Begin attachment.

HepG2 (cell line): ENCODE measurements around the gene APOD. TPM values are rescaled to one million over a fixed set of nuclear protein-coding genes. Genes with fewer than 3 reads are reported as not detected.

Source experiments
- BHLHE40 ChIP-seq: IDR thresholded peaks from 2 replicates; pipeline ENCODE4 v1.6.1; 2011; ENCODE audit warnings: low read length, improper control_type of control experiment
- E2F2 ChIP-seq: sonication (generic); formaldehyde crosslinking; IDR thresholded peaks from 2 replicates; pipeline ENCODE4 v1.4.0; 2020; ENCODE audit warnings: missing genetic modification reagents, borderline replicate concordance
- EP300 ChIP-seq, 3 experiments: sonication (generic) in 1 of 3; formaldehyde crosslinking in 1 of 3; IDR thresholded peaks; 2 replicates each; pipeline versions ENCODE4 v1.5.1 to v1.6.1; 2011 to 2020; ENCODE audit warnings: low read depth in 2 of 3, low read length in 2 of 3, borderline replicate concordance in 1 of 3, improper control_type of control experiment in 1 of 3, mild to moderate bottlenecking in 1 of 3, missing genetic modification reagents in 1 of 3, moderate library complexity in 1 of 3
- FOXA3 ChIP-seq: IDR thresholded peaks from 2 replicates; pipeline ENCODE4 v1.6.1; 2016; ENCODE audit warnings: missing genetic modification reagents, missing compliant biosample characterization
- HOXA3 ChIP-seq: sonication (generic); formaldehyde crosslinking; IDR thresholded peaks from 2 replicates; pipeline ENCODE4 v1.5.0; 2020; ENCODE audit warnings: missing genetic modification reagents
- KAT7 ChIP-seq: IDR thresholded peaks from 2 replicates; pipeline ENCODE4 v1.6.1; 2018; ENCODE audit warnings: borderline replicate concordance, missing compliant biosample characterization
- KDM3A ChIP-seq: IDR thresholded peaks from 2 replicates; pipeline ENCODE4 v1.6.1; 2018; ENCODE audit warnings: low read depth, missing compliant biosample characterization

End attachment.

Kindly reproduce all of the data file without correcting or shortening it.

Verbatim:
HepG2 (cell line): ENCODE measurements around the gene APOD. TPM values are rescaled to one million over a fixed set of nuclear protein-coding genes. Genes with fewer than 3 reads are reported as not detected.

Source experiments
- BHLHE40 ChIP-seq: IDR thresholded peaks from 2 replicates; pipeline ENCODE4 v1.6.1; 2011; ENCODE audit warnings: low read length, improper control_type of control experiment
- E2F2 ChIP-seq: sonication (generic); formaldehyde crosslinking; IDR thresholded peaks from 2 replicates; pipeline ENCODE4 v1.4.0; 2020; ENCODE audit warnings: missing genetic modification reagents, borderline replicate concordance
- EP300 ChIP-seq, 3 experiments: sonication (generic) in 1 of 3; formaldehyde crosslinking in 1 of 3; IDR thresholded peaks; 2 replicates each; pipeline versions ENCODE4 v1.5.1 to v1.6.1; 2011 to 2020; ENCODE audit warnings: low read depth in 2 of 3, low read length in 2 of 3, borderline replicate concordance in 1 of 3, improper control_type of control experiment in 1 of 3, mild to moderate bottlenecking in 1 of 3, missing genetic modification reagents in 1 of 3, moderate library complexity in 1 of 3
- FOXA3 ChIP-seq: IDR thresholded peaks from 2 replicates; pipeline ENCODE4 v1.6.1; 2016; ENCODE audit warnings: missing genetic modification reagents, missing compliant biosample characterization
- HOXA3 ChIP-seq: sonication (generic); formaldehyde crosslinking; IDR thresholded peaks from 2 replicates; pipeline ENCODE4 v1.5.0; 2020; ENCODE audit warnings: missing genetic modification reagents
- KAT7 ChIP-seq: IDR thresholded peaks from 2 replicates; pipeline ENCODE4 v1.6.1; 2018; ENCODE audit warnings: borderline replicate concordance, missing compliant biosample characterization
- KDM3A ChIP-seq: IDR thresholded peaks from 2 replicates; pipeline ENCODE4 v1.6.1; 2018; ENCODE audit warnings: low read depth, missing compliant biosample characterization